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Southern Historical Society Papers, Volume 19. (ed. Reverend J. William Jones), chapter 1.5 (search)
A remarkable victory. Wilson's defeat at the Staunton river bridge in 1864. [from the Richmond times, September 27, 1891.] A battle which saved Lee's Army—Two hundred and fifty hastily organized Confederates whip Twenty—five hundred Federals—Valuable contributions. Wilson's defeat at the Staunton-river bridge, June 24, 1864, was the most remarkable result of the fervent patriotism which pervaded all classes and ages and sexes of Virginians during our long and severe trials that the history of that war gives us. This most interesting narrative of it was given me ten years or more ago by that able and excellent Virginia gentleman, Colonel Tom Flournoy, then residing in Danville. Several times he told me he would write it for record in the Southern Historical Society. Unfortunately for history, he, in the struggle for maintenance which had then fallen upon us all, died before he could execute his purpose. Wilson's advance. His story was that about the 21st or 22d of<
Southern Historical Society Papers, Volume 19. (ed. Reverend J. William Jones), Another account of the fight. (search)
An incident. I will close my letter with an incident just related to me by my brother, which may throw some light upon the matter. In the spring or summer of 1865, while General Benham with his engineer corps was engaged in rebuilding Staunton-river bridge, he had a visit from a Colonel Fitzhugh, who commanded the assaulting force, the object of his visit being an inspection of the scene of battle. My brother being on courteous relations with the General was sent for to be questioned byf. Some died in the depot and were burned in that building the next morning when they left in a hurry, as General W. H. F. Lee was only six hours behind them. Not one shot was fired by infantry at these troops on the western or upper side of Staunton-river bridge. Alexander Bruce and the other boys who were with me on that glorious day will bear me out as to the truth of what I have written. A pretty fight. It was the prettiest fight I ever saw. We did not have one man hurt, though sever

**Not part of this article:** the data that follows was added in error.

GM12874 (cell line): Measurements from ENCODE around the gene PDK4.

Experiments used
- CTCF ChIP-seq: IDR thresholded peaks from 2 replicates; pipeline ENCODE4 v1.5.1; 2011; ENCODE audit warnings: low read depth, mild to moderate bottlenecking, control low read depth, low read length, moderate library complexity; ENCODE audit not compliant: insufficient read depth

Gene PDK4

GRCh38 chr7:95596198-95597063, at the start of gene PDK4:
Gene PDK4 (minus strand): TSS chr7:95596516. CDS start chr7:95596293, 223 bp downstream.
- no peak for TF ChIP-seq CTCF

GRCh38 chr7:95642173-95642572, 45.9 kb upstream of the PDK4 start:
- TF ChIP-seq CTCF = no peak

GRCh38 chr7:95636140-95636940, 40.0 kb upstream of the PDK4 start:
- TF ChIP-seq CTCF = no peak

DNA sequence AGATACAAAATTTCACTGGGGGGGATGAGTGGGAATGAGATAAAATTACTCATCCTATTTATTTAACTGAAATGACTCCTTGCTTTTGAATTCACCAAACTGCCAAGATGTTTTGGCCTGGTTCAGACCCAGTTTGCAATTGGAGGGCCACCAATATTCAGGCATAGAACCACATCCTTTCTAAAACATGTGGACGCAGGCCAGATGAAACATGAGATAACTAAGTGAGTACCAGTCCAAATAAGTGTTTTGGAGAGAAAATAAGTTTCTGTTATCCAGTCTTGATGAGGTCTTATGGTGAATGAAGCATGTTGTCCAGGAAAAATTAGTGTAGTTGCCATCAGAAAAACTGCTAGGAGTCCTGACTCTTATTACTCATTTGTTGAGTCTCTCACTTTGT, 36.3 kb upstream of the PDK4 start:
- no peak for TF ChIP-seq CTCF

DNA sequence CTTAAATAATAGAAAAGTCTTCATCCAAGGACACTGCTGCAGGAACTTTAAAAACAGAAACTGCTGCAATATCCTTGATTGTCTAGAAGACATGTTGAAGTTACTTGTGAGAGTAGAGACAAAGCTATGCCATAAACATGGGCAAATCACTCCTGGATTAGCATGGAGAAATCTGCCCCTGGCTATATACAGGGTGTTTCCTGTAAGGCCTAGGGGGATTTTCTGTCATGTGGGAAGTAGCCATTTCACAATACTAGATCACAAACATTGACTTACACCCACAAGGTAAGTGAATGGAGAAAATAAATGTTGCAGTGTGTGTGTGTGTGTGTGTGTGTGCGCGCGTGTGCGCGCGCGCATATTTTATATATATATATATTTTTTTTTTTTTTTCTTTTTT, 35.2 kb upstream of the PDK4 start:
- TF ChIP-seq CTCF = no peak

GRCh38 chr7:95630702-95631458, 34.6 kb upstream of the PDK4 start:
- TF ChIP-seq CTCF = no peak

Southern Historical Society Papers, Volume 19. (ed. Reverend J. William Jones), chapter 1.28 (search)
The Staunton river fight. [from the Richmond times, November 22, 1891.] Colonel Farinholt replies to General Dabney Maury—Certain alleged Errors Corrected—Another account of that famous Engagem he wrote, but received no reply from him.] The following is an account of the battle at Staunton river bridge, prepared by Colonel B. L. Farinholt, in reply to the account of that memorable engagrected and superintended myself, including the rifle-pits on the north and east sides of the Staunton river. Colonel Coleman's position. Your statement says Colonel Coleman assumed command of ertaining me as a compliment for the most gallant defence, as he pleased to term it, made of Staunton river bridge, his home and household goods, I cannot think for a moment Colonel Flournoy would havTimes of the 27th of September, containing General Dabney H. Maury's account of the fight at Staunton river bridge in June, 1864, came duly to hand. Of course it was unintentional, but nevertheless